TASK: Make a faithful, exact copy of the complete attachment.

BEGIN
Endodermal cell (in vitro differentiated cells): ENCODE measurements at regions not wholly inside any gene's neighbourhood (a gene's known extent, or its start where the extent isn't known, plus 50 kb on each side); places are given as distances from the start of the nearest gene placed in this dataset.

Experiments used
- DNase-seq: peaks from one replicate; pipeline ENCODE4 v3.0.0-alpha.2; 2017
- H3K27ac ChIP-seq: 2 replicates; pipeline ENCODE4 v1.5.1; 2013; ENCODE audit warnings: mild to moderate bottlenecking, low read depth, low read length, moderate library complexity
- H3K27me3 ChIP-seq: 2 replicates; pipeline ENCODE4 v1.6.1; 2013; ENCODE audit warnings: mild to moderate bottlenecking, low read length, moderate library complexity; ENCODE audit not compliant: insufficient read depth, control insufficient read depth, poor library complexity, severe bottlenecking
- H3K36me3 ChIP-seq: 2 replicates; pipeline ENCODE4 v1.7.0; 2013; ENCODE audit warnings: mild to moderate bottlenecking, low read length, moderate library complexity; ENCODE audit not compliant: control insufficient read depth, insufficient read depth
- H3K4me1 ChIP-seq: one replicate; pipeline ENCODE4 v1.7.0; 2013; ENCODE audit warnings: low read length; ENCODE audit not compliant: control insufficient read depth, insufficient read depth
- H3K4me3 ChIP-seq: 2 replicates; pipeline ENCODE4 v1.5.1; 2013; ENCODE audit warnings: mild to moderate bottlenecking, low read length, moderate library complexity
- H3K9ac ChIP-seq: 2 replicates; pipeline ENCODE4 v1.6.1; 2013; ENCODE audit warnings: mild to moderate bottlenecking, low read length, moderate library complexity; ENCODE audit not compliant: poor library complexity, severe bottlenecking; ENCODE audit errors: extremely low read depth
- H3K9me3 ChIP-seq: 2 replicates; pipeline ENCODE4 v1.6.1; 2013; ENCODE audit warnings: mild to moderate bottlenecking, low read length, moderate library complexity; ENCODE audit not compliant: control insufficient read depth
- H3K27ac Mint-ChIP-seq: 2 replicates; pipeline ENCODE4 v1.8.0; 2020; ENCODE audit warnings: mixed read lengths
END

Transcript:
Endodermal cell (in vitro differentiated cells): ENCODE measurements at regions not wholly inside any gene's neighbourhood (a gene's known extent, or its start where the extent isn't known, plus 50 kb on each side); places are given as distances from the start of the nearest gene placed in this dataset.

Experiments used
- DNase-seq: peaks from one replicate; pipeline ENCODE4 v3.0.0-alpha.2; 2017
- H3K27ac ChIP-seq: 2 replicates; pipeline ENCODE4 v1.5.1; 2013; ENCODE audit warnings: mild to moderate bottlenecking, low read depth, low read length, moderate library complexity
- H3K27me3 ChIP-seq: 2 replicates; pipeline ENCODE4 v1.6.1; 2013; ENCODE audit warnings: mild to moderate bottlenecking, low read length, moderate library complexity; ENCODE audit not compliant: insufficient read depth, control insufficient read depth, poor library complexity, severe bottlenecking
- H3K36me3 ChIP-seq: 2 replicates; pipeline ENCODE4 v1.7.0; 2013; ENCODE audit warnings: mild to moderate bottlenecking, low read length, moderate library complexity; ENCODE audit not compliant: control insufficient read depth, insufficient read depth
- H3K4me1 ChIP-seq: one replicate; pipeline ENCODE4 v1.7.0; 2013; ENCODE audit warnings: low read length; ENCODE audit not compliant: control insufficient read depth, insufficient read depth
- H3K4me3 ChIP-seq: 2 replicates; pipeline ENCODE4 v1.5.1; 2013; ENCODE audit warnings: mild to moderate bottlenecking, low read length, moderate library complexity
- H3K9ac ChIP-seq: 2 replicates; pipeline ENCODE4 v1.6.1; 2013; ENCODE audit warnings: mild to moderate bottlenecking, low read length, moderate library complexity; ENCODE audit not compliant: poor library complexity, severe bottlenecking; ENCODE audit errors: extremely low read depth
- H3K9me3 ChIP-seq: 2 replicates; pipeline ENCODE4 v1.6.1; 2013; ENCODE audit warnings: mild to moderate bottlenecking, low read length, moderate library complexity; ENCODE audit not compliant: control insufficient read depth
- H3K27ac Mint-ChIP-seq: 2 replicates; pipeline ENCODE4 v1.8.0; 2020; ENCODE audit warnings: mixed read lengths